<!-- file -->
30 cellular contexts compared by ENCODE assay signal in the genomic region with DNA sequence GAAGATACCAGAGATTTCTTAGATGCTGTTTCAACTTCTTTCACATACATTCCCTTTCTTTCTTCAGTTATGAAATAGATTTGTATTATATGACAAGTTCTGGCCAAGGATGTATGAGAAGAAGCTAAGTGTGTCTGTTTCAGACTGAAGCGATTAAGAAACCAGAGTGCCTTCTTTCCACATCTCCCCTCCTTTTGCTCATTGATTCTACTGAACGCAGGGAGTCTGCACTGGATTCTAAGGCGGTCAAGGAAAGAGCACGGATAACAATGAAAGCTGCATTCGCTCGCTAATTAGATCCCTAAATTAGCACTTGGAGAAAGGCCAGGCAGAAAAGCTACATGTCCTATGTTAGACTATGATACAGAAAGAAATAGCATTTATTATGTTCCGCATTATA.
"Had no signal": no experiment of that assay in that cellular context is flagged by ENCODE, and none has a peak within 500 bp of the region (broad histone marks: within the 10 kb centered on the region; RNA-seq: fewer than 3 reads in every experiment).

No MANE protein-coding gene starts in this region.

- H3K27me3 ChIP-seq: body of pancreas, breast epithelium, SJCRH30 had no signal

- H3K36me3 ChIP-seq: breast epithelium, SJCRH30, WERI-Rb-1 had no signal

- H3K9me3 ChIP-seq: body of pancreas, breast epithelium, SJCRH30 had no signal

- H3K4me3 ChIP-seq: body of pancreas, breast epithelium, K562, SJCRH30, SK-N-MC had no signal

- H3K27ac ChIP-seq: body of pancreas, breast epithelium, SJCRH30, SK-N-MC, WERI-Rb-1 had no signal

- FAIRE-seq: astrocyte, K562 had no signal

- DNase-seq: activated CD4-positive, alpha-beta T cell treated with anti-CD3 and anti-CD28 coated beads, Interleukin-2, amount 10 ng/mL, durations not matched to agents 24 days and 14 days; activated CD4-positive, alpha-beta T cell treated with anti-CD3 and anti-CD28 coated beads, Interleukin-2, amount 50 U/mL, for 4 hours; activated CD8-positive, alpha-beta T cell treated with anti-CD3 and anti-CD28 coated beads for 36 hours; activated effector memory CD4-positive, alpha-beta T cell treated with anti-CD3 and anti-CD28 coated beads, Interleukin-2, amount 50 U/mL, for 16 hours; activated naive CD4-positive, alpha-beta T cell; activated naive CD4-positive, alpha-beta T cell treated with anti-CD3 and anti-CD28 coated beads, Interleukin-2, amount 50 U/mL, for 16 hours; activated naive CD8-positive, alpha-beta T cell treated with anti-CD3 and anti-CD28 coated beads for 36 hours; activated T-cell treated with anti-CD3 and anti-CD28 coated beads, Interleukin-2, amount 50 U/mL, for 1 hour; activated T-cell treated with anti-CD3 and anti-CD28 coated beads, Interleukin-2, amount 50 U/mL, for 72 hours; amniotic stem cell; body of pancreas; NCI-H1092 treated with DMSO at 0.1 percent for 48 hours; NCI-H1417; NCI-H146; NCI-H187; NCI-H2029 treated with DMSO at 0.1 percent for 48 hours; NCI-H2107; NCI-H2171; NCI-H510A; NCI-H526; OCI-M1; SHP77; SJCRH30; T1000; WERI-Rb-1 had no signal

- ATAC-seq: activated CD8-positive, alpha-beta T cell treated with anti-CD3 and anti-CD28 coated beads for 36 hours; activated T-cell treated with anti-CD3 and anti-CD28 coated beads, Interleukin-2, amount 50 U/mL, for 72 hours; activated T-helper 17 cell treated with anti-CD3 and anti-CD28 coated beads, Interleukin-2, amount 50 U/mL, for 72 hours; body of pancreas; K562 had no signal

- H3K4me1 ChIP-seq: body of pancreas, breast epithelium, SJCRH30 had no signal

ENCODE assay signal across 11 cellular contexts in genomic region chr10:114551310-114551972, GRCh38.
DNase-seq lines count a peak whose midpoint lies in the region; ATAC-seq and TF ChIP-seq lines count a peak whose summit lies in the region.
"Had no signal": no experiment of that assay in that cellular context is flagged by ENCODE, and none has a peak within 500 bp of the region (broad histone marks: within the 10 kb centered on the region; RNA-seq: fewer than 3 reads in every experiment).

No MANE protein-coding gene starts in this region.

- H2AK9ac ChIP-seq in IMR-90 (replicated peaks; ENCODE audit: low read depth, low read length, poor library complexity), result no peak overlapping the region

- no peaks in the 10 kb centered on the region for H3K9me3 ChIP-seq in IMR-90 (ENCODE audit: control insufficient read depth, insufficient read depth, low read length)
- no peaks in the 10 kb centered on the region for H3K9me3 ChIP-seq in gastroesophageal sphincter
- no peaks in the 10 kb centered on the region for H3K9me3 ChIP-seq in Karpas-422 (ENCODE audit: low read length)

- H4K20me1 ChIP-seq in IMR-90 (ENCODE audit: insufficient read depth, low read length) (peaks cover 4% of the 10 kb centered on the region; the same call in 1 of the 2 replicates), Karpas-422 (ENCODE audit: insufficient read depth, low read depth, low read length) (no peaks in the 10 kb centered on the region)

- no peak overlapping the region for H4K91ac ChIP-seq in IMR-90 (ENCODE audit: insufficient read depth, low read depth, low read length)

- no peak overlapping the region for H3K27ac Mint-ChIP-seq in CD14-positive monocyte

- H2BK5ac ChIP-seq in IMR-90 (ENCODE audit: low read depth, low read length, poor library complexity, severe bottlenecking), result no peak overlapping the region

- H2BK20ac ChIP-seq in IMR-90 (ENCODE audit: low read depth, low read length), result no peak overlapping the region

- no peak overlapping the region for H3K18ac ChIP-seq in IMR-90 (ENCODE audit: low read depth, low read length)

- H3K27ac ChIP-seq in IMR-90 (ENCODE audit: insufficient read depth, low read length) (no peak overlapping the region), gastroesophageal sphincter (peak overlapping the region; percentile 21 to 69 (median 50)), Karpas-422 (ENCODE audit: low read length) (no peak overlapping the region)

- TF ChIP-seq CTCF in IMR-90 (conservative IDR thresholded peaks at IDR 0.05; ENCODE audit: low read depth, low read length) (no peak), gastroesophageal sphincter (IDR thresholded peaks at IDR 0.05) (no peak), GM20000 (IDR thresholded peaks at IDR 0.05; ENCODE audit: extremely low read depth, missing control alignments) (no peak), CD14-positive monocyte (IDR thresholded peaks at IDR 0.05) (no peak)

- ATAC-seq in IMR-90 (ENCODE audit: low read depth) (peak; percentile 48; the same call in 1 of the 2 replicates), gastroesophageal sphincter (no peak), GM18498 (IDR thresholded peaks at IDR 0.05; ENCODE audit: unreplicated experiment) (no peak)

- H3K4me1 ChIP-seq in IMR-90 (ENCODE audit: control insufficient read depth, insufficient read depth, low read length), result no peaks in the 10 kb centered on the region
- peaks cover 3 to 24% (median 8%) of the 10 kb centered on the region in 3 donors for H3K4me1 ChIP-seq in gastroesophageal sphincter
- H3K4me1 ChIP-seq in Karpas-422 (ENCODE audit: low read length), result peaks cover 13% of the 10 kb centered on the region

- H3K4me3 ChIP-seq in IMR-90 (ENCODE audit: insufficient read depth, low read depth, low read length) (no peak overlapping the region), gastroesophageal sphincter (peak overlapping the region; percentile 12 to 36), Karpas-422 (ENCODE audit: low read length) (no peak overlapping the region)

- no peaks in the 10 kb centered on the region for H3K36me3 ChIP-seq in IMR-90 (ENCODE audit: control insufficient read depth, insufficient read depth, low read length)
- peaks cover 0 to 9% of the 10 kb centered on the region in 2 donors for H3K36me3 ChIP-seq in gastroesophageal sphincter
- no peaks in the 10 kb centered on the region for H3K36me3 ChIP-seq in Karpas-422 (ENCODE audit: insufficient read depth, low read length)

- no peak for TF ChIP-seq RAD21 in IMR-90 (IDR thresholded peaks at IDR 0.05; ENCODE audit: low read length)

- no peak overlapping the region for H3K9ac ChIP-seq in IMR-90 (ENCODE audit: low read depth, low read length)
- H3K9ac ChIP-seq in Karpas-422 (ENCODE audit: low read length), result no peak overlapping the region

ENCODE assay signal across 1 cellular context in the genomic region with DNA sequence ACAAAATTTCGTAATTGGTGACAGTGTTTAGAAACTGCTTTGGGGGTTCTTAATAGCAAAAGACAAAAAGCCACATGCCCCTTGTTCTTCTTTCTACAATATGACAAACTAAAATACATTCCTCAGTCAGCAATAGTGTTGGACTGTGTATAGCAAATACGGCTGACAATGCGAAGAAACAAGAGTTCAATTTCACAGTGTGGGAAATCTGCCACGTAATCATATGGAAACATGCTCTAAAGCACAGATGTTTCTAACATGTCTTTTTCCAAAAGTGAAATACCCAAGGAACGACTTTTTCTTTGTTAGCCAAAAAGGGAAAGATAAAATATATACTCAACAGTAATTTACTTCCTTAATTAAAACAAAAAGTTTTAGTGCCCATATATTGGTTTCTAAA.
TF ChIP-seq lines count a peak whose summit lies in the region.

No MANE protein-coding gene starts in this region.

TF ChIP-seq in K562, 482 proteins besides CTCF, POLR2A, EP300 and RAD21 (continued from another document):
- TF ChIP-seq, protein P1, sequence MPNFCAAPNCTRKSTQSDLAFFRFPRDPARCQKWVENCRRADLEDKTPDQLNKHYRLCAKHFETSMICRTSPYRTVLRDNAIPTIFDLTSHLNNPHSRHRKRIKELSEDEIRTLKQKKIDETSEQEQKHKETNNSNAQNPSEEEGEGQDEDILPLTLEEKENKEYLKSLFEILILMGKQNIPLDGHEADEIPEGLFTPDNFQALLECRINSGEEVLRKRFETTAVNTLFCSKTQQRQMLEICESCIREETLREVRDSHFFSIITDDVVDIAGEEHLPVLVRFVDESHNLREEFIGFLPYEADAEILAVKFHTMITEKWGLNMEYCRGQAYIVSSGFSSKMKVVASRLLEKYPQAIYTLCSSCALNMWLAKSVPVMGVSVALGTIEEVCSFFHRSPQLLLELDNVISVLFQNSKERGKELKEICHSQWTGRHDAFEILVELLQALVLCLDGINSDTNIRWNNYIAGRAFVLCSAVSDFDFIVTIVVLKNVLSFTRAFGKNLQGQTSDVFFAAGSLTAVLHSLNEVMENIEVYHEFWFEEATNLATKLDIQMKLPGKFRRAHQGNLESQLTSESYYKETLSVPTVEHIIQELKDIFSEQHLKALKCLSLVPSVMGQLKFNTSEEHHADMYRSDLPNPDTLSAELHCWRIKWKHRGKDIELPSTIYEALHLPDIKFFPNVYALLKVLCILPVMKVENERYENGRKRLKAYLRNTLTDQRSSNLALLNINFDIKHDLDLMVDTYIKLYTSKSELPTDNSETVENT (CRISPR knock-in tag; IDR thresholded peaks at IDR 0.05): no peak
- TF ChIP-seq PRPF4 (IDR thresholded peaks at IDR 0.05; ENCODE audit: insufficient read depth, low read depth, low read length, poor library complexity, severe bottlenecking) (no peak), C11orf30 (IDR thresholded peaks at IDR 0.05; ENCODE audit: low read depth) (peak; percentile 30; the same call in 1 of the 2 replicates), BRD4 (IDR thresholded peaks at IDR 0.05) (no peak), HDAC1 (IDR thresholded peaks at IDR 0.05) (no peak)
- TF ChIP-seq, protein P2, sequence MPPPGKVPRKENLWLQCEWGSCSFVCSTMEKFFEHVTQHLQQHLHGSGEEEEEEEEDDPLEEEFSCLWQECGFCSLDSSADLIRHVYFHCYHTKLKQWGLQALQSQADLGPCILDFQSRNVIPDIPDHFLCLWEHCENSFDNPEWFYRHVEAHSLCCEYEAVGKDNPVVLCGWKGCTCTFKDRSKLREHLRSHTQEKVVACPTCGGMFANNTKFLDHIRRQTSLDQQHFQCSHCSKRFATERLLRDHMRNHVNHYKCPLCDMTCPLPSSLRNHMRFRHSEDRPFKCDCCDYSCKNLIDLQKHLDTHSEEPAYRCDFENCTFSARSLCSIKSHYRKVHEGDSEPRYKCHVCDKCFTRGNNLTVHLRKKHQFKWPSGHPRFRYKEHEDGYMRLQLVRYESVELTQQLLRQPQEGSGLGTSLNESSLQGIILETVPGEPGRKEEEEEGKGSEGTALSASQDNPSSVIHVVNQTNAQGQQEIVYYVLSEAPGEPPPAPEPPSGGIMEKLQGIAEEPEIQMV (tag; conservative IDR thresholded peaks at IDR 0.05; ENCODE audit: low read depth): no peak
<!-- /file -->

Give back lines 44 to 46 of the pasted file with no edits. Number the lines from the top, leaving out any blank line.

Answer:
- TF ChIP-seq, protein P1, sequence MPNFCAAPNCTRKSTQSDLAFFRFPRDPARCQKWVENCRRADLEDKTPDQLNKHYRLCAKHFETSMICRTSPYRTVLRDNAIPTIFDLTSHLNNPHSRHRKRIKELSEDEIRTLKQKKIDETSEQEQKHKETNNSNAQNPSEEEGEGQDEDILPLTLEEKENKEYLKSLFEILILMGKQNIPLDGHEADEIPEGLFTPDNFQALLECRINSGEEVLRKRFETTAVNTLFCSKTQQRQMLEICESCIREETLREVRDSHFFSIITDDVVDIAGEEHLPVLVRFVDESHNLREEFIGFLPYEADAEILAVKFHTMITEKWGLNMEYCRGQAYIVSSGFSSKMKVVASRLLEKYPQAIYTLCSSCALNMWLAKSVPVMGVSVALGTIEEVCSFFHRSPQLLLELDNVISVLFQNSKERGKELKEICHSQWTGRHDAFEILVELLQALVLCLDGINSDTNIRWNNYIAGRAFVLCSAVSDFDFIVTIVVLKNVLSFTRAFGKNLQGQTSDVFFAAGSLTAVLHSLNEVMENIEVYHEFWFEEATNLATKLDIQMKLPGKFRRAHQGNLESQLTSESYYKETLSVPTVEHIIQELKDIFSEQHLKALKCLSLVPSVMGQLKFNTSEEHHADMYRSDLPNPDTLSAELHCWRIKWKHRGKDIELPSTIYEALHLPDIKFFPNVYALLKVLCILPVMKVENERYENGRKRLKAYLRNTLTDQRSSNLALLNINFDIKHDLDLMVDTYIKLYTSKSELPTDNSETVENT (CRISPR knock-in tag; IDR thresholded peaks at IDR 0.05): no peak
- TF ChIP-seq PRPF4 (IDR thresholded peaks at IDR 0.05; ENCODE audit: insufficient read depth, low read depth, low read length, poor library complexity, severe bottlenecking) (no peak), C11orf30 (IDR thresholded peaks at IDR 0.05; ENCODE audit: low read depth) (peak; percentile 30; the same call in 1 of the 2 replicates), BRD4 (IDR thresholded peaks at IDR 0.05) (no peak), HDAC1 (IDR thresholded peaks at IDR 0.05) (no peak)
- TF ChIP-seq, protein P2, sequence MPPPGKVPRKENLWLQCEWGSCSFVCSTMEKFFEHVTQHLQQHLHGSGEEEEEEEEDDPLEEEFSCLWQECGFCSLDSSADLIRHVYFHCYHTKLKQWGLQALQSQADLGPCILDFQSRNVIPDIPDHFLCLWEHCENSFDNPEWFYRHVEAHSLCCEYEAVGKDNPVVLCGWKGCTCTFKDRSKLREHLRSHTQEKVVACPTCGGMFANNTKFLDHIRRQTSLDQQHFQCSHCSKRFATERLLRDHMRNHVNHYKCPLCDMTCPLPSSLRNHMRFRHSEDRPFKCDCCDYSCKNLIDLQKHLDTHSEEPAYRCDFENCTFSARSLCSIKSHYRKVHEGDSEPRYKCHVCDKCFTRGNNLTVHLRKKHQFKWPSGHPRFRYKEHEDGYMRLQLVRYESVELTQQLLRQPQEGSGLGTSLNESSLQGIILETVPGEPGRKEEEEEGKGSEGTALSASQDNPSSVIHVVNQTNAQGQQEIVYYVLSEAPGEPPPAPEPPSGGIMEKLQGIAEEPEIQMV (tag; conservative IDR thresholded peaks at IDR 0.05; ENCODE audit: low read depth): no peak